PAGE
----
- Dialectical behavioral therapy (DBT): DBT provides tools that help people accept hard realities and change unhelpful thoughts and behaviors. DBT focuses on four key skills: distress tolerance, mindfulness, interpersonal effectiveness, and emotional regulation.
- Temperament-based therapy with supports (TBT-S): TBT-S helps patients understand how their temperament traits (e.g. perfectionism, impulsivity, and determination) contribute to their eating disorder symptoms, and how they can channel those powerful temperament traits into more productive goals.
- Exposure and response prevention (ERP): ERP is a treatment developed for OCD that focuses on helping patients overcome fears and triggers. This might be certain foods, social events, exercise, or any other fearful situation that leads someone to turn to eating disorder behaviors.
If you have any concerns that a patient may have an eating disorder, you should refer them to a specialist or Equip as soon as possible. Early intervention carries a better prognosis for eating disorder recovery, so the earlier a patient can be diagnosed and begin treatment, the better.
We treat patients in all 50 states and Washington D.C. Our providers are trained to treat patients with all types and subtypes of eating disorders in the DSM, including anorexia, ARFID, bulimia, binge eating disorder (BED), and OSFED, and we also treat patients without an official eating disorder diagnosis. As long as patients are medically stable, we can begin treatment.
Many of our patients experience comorbidities, and our clinicians are trained in treating these alongside the eating disorder. In fact, because eating disorders rarely occur in isolation, the majority of our patients present with one or more comorbid conditions, which are addressed over the course of treatment.
Because Equip patients live and sleep at home, it falls under the category of outpatient treatment. However, Equip is unique in that it allows treatment to titrate up or down depending on a patient’s needs. That means Equip is both the lowest level of care in terms of disruption to a person's life, and appropriate for patients needing all levels of care, except those who are medically unstable. In fact, four out of five Equip patients meet criteria for residential treatment.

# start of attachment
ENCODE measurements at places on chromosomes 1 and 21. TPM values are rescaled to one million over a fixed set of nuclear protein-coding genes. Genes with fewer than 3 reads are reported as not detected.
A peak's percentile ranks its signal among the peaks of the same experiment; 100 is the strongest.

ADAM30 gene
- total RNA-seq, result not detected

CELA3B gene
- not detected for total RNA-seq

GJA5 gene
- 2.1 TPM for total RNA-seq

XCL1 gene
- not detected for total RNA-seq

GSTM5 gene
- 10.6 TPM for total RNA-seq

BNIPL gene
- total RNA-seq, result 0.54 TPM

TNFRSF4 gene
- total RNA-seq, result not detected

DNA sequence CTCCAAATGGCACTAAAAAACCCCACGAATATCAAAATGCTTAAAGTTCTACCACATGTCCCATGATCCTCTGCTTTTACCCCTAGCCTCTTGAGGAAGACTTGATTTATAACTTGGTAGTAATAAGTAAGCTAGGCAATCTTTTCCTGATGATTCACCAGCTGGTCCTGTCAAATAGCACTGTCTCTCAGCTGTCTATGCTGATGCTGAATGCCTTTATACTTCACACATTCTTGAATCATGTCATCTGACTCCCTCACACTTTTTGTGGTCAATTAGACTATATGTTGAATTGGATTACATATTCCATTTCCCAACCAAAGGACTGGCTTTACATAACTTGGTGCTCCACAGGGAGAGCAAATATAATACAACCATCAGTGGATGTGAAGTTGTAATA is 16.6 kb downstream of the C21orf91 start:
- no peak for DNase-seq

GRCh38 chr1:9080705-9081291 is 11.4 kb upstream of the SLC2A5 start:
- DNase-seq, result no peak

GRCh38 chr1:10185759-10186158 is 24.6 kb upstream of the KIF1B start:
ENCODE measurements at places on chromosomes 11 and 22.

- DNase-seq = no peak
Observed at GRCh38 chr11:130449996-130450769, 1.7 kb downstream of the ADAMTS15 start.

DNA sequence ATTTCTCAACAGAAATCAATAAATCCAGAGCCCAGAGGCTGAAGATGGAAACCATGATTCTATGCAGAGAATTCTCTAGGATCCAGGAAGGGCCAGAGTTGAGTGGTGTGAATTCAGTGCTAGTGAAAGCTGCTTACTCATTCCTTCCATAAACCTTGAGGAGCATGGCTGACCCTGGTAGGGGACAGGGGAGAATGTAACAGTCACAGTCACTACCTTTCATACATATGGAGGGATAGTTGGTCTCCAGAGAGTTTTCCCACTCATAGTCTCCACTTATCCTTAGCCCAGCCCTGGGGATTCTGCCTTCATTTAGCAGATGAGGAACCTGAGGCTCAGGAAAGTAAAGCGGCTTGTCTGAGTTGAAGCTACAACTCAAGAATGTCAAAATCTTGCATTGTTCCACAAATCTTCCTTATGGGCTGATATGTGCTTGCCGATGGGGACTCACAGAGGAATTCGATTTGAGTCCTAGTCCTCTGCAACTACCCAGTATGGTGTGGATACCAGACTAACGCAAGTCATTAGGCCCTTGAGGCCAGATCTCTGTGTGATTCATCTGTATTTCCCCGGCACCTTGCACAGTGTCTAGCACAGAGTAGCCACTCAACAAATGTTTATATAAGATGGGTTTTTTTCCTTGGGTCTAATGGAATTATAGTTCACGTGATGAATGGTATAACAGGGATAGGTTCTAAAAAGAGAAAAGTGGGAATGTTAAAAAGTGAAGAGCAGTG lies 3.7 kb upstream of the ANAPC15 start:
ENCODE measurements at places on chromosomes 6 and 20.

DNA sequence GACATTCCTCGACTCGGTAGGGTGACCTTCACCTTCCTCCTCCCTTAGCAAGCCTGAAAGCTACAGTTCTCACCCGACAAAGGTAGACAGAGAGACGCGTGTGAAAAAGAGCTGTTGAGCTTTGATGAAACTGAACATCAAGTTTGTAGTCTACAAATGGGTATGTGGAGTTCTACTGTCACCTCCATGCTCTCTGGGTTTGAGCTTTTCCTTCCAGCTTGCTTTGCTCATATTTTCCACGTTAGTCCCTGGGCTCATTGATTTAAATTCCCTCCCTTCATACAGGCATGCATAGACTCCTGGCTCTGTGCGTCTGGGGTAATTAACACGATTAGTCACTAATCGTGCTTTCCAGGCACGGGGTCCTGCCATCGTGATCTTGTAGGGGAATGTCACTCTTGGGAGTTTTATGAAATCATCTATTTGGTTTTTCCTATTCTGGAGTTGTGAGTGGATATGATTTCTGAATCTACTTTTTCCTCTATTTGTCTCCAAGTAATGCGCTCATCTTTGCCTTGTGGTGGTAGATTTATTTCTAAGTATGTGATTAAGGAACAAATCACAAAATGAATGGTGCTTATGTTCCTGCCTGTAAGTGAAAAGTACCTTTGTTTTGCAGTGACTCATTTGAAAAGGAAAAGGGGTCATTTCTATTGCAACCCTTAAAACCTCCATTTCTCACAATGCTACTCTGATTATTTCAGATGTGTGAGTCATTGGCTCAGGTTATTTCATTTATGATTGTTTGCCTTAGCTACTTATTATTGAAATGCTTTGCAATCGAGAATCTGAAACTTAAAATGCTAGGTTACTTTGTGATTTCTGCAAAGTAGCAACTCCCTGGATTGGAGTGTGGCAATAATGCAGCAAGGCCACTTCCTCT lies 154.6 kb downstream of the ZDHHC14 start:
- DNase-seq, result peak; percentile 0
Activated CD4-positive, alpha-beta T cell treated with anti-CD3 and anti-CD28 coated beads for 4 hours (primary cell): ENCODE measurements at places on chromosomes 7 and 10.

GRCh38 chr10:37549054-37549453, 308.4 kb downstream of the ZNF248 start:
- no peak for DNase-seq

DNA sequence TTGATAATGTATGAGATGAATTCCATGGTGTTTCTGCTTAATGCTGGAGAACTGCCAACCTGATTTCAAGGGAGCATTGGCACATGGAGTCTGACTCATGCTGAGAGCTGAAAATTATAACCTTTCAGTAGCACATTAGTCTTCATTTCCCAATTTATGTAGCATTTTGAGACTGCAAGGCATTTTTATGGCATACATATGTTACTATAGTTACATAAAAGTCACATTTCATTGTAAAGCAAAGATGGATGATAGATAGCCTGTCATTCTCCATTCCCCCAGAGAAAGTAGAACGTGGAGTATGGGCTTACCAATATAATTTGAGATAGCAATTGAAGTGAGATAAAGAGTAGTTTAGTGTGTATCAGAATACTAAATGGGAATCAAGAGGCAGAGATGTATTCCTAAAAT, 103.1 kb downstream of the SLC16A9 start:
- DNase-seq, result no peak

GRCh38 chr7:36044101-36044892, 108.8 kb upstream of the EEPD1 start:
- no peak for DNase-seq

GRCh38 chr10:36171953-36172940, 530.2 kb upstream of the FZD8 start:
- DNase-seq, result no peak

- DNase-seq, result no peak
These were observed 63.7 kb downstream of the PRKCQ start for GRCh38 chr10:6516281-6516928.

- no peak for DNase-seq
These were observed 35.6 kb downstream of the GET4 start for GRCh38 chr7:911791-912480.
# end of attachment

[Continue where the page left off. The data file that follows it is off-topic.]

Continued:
We believe there is not a linear relationship between eating disorder acuity and the level of care someone needs. No matter how severe an eating disorder is, patients have a better chance at lasting recovery if they can control symptoms, build skills, and learn to cope with triggers in their real life. Outpatient treatment should almost always be the first intervention for eating disorders, as it causes the least amount of disruption to a patient’s life and research shows that it’s just as effective as more intensive forms of treatment.
Throughout Equip treatment, medical markers such as weight and vitals are monitored, just as they would be in residential or hospital settings; this is usually done by family or loved ones, but can also be with a referring provider.
All patients are medically cleared by a medical professional before beginning treatment at Equip. If a patient should need medical stabilization prior to or during treatment, we transfer them to an inpatient level of care and resume or begin Equip treatment once they are stabilized.
No. Patients 18 and older can enroll in Equip treatment without family members, though we strongly recommend that they not go through treatment alone. Eating disorder recovery is hard, and the ongoing support of loved ones can be key to helping someone stick it out, adhere to their treatment plan, and avoid relapse. What’s more, Equip treatment was designed to incorporate a patient’s support network; by not bringing in loved ones, patients forgo a crucial component of our treatment model. Recovery is still possible, but it’s harder.
Patients have no limitations when it comes to who they can include in their treatment. They can bring in family if they like—parents, siblings, spouses, kids—but they can also bring in friends and other chosen family. Some patients might choose to include colleagues, coaches, faith leaders, or other important people in their life. We help patients build their support network and do the work of bringing them into the treatment process.